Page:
United States District Court, C.D. California
ORDER SUMMARILY DISMISSING HABEAS PETITION FOR LACK
OF SUBJECT MATTER JURISDICTION
MICHAEL W. FITZGERALD UNITED STATES DISTRICT JUDGE
11, 2016, petitioner filed a Petition for Writ of Habeas
Corpus by a Person in Federal Custody (28 U.S.C. §
2241). Petitioner is purporting to challenge the legality of
a sentence she sustained in October 2009 in the United States
District Court for the Northern District of Texas. The
Petition raises three claims of ineffective assistance of
discussed below, the instant Petition is subject to summary
dismissal for lack of subject matter jurisdiction because a
motion to contest the legality of a sentence generally must
be filed in the sentencing court pursuant to 28 U.S.C. §
2255, and the narrow exception to the general rule does not
apply here. Moreover, it is unnecessary to transfer this
action to any other court because petitioner previously
raised her claims in a § 2255 motion in the sentencing
court, and it was rejected on the merits.
October 2009, petitioner pled guilty in the United States
District Court for the Northern District of Texas of crimes
relating to the preparation of false tax returns. She was
sentenced to 216 months in federal prison and ordered to pay
approximately $28 million in restitution. See United
States v. Simmons, Case No. 4:08-cr-00131-A-1 (N.D.
Tex.). In April 2011, the Fifth Circuit Court of
Appeals affirmed petitioner’s conviction. See
United States v. Simmons, 420 F. App’x 414 (2011).
In October 2011, the Supreme Court denied her petition for
writ of certiorari. See Simmons v. United States,
132 S.Ct. 227.
September 2012, petitioner filed a motion to vacate sentence
under 28 U.S.C. § 2255 in the sentencing court. See
Simmons v. USA, Case No. 4:12-cv-00640-A (N.D. Tex.). In
her motion, petitioner raised the same three claims she is
raising in the instant Petition (plus other claims). In
December 2012, the sentencing court denied the § 2255
motion on the merits. In July 2013, the Fifth Circuit denied
petitioner’s request for a certificate of
September 2015, petitioner filed a Petition for Writ of
Habeas Corpus by a Person in Federal Custody (28 U.S.C.
§ 2241) in the United States District Court for the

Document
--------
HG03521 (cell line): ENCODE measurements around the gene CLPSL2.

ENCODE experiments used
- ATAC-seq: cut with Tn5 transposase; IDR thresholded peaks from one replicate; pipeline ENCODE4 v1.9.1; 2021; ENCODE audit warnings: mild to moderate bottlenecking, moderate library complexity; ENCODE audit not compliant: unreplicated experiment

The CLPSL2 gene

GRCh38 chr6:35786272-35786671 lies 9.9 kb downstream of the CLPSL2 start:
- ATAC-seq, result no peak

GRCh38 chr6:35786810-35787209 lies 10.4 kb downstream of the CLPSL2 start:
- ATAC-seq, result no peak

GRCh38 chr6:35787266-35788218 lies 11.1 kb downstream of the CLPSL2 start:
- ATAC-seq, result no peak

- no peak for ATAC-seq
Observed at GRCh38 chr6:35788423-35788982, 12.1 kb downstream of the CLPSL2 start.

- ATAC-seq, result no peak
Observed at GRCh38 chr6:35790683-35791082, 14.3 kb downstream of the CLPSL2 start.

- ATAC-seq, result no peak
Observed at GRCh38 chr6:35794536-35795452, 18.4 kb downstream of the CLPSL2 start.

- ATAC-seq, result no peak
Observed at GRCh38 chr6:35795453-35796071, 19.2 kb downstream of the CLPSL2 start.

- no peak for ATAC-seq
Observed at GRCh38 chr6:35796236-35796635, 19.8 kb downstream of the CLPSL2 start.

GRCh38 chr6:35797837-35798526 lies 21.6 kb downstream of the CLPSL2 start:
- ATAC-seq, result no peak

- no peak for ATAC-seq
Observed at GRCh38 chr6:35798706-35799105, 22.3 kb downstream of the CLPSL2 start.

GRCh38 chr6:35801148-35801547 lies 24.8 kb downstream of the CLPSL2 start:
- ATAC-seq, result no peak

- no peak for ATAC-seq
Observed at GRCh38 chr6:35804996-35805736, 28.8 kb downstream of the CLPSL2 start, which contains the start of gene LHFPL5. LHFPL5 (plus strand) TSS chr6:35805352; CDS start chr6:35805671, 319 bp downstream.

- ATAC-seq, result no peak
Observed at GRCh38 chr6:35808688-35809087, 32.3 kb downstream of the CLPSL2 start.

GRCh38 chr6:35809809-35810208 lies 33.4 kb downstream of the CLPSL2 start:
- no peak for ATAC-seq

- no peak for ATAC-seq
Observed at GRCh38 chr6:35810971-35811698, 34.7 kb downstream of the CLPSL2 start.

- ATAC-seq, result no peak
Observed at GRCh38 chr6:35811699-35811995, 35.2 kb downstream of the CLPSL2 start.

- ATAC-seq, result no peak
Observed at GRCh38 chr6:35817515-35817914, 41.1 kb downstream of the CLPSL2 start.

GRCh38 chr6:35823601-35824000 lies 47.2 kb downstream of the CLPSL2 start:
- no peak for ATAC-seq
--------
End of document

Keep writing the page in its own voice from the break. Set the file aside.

Northern District of California. See Simmons v. United
States, Case No. C 16-0747 NJV (PR). (At the time
petitioner filed the Petition, she was incarcerated within
the territorial limits of the Northern District of
California.) The Petition raised four claims directed to the
calculation of petitioner’s restitution and sentence.
In February 2016, the Petition was dismissed because
petitioner’s claims did not qualify for the
“escape hatch” of 28 U.S.C. § 2255 and
because petitioner’s claims, or variations of her
claims, had already been rejected on the merits by the Fifth
Circuit on direct appeal. Petitioner filed a request for a
certificate appealability, which currently is pending in the
Ninth Circuit. See Simmons v. United States of
America, Case No. 16-15718.
interim, in December 2015, petitioner was transferred to a
federal prison within the territorial limits of the Central
District of California.
January 2016, petitioner filed a Petition for Writ of Habeas
Corpus by a Person in Federal Custody (28 U.S.C. § 2241)
in this Court. See Simmons v. Johnson, Case No. CV
16-00276 MWF (AFM). Petitioner claimed that the execution of
her restitution order was unlawfully delegated to the Federal
of Bureau of Prisons under its Inmate Financial
Responsibility Program. On May 27, 2016, the Petition was
dismissed without prejudice as moot because
petitioner’s restitution obligation eventually was
exempted from the program.
11, 2016, petitioner filed the instant Petition. Petitioner
claims that her counsel was ineffective during sentencing in
(1) failure to call a forensic tax expert;
(2) failure to investigate the sentencing court’s
application of two criminal history points for petitioner
having committed the offense while on ...